Our most full-bodied coffee, Mandheling possesses a very rich, somewhat earthy flavor.
Strong, fruity aroma with a bright finish.
This Kenya scored a 90. A definite favorite at Dawson Taylor.
The finest coffee Colombia has to offer. Taste the difference in the top grade of what is likely the most familiar origin to coffee drinkers. Medium bodied with a well-rounded smoothness.
Ethiopian Yirgacheffe washed Gr. 2 Adulina limited
Coffees from the Yirgacheffe area of Sidama are known for their pronounced lemon and red berry flavors, a tea-like finish and delicate hints of jasmine and bergamot.
Papua New Guinea A (various regions)
A lively, full-bodied coffee with a earthy aroma and wine-like brightness.
Guatemala SHB EP "Ixil A'achimbal"
In 1989, Guatemala's 36-year civil war ended. After many years spent hiding in the rugged mountains of west-central Guatemala, a group of Mayan Ixil indigenas
returned to their village to find that their ownership of the land was not recognized by the new government. After five years, a collective of 80 families was able to purchase a meager 25 acres of land--not enough to sustain them, but enough to sustain hope. In 2000, with help from the Agros Foundation
, the collective was able to purchase a much larger, 635-acre tract to raise bananas, lemons, oranges, and coffee. Thus was the Ixil A'achimbal community formed.
The goal of Ixil A'achimbal's coffee project is to produce coffee of the highest quality in order to earn a reasonable return on their hard work. The natural environment of the Ixil A'achimbal area makes this a possibility, since the community (and its coffee plantings) sit above 4,600 ft.; the people of the Ixil A'achimbal communities make it a reality by planting only Bourbon and Typica coffee trees, and meticulously caring for the coffee from seedling to mill. The coffee is passive organic, hand-picked, hand sorted for defect, and sun dried on raised wooden racks. After the villagers have done the initial sorting (without the benefit of any machinery), the coffee is loaded onto burros, taken down to trucks, and whisked off to a cooperative mill in Guatemala City for final processing and export.The bourbon beans are meticulously processed and sorted, and the resulting cup is beautifully nuanced, with a delicate smoky tone and medium to light body. The price for the coffee was set by the coffee growers themselves, and is paid to them directly.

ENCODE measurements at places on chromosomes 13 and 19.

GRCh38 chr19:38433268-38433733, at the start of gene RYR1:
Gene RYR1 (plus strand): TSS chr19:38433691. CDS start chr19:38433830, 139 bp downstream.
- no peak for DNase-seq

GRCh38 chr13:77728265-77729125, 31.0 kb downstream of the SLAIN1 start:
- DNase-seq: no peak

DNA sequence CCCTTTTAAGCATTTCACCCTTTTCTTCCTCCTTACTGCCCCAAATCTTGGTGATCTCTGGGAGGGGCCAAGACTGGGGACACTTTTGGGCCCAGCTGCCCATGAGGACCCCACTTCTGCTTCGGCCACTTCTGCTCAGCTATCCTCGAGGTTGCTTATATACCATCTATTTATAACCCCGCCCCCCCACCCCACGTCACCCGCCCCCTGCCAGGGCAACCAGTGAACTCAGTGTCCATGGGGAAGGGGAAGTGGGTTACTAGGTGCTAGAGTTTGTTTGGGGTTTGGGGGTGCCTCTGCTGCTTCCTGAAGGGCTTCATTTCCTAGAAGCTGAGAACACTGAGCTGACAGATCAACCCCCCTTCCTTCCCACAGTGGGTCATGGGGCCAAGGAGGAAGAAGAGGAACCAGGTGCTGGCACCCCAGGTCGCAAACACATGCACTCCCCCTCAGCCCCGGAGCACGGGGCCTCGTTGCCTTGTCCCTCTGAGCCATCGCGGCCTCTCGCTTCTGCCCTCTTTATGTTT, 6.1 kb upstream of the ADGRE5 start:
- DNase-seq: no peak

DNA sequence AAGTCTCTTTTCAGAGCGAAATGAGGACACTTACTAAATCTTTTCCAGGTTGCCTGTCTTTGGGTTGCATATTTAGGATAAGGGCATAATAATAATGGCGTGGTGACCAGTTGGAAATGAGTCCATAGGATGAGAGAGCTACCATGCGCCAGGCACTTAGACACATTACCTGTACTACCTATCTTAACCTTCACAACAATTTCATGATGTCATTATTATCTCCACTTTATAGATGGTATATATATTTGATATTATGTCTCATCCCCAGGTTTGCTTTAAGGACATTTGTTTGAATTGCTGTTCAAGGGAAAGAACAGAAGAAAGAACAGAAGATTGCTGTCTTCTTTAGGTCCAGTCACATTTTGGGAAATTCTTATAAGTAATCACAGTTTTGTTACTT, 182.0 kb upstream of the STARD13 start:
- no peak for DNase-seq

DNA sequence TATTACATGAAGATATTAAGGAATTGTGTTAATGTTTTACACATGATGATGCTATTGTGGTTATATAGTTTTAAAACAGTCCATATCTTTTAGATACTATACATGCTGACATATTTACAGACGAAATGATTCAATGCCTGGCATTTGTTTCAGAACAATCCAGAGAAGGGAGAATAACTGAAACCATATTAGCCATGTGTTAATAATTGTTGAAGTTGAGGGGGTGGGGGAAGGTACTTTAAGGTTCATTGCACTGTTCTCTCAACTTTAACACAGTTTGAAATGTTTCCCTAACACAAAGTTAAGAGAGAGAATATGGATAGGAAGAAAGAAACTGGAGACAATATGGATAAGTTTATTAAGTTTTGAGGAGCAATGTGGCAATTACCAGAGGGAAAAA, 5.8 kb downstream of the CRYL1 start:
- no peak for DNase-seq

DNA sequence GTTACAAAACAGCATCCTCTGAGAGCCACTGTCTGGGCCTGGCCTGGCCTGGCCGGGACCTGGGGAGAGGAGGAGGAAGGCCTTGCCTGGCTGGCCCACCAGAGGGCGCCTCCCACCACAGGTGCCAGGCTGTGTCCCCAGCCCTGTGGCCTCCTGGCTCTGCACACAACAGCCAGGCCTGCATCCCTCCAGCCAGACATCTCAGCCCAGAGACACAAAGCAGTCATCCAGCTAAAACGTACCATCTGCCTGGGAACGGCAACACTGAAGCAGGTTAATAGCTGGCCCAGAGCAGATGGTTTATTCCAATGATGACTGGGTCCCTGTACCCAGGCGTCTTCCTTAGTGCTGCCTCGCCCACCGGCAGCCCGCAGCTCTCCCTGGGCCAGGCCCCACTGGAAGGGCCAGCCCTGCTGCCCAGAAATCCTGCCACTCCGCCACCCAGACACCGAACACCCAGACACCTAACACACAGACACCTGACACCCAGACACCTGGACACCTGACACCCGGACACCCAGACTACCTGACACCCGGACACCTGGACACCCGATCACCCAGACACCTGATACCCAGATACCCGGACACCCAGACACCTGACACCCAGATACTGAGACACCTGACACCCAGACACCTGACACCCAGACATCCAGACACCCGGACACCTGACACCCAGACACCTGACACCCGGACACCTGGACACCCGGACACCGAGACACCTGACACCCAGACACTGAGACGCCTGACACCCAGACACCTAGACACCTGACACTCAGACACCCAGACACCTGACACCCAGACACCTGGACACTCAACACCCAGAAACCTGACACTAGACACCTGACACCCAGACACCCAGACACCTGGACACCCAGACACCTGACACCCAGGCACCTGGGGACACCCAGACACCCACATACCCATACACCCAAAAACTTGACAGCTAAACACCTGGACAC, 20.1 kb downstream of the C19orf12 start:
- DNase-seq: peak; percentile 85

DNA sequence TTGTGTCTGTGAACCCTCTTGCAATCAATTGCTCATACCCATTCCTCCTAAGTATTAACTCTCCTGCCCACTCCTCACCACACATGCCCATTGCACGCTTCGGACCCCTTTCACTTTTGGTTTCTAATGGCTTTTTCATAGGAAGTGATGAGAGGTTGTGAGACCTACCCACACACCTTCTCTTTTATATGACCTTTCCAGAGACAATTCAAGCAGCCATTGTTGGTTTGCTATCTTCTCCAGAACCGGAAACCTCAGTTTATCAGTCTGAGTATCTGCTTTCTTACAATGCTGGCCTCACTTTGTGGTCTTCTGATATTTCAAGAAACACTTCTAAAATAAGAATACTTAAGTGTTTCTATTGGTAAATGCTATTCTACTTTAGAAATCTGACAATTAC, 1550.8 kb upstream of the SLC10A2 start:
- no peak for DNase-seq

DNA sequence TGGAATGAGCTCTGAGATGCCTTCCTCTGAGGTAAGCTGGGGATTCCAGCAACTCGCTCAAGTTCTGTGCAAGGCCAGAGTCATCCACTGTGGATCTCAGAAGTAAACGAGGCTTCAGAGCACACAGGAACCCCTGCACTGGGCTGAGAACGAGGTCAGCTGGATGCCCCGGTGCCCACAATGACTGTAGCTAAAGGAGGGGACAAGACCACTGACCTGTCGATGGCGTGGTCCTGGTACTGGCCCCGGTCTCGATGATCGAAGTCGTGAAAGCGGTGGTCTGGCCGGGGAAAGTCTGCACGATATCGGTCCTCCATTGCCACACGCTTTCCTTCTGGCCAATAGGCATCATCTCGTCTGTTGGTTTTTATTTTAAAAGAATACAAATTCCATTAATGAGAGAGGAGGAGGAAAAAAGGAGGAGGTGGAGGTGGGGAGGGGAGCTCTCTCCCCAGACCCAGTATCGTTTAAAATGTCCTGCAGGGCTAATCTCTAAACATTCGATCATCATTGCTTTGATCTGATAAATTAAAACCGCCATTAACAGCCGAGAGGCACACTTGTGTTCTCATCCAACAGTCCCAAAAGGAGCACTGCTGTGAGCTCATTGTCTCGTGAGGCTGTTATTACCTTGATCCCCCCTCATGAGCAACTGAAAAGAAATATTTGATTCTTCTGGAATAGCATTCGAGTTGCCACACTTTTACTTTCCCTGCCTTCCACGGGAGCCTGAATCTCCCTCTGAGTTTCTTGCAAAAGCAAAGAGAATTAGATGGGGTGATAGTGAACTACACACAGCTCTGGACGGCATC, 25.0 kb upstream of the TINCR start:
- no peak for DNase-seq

Colombian Huila "Monserrate"
Monserrate is a community of 28 families some two hours down a bumpy
dirt road from La Plata. The town itself consists of a single street draped
along the top of a gorgeous ridge with a commanding view of the lush green
valleys on either side. At the highest point in town sits a brick-clad church
and bell tower.
The coffee grown here is Caturra and Typica varietal. Each family has
its own de-pulping and fermentation set up, along with raised drying screens
protected from the rain by parabolic roofs of transparent plastic. The drying
areas are set up on a slight incline, so that both ends of the tunnel can be
opened to allow airflow across the coffee.
Since every family contributes coffee for export, each fermentation and
drying process has to be done perfectly, or it could compromise the entire
shipment. Happily, the whole community takes great pride in their work, and the
results show very nicely in the cup--delicate floral tones balanced by jellied
wine grape sweetness.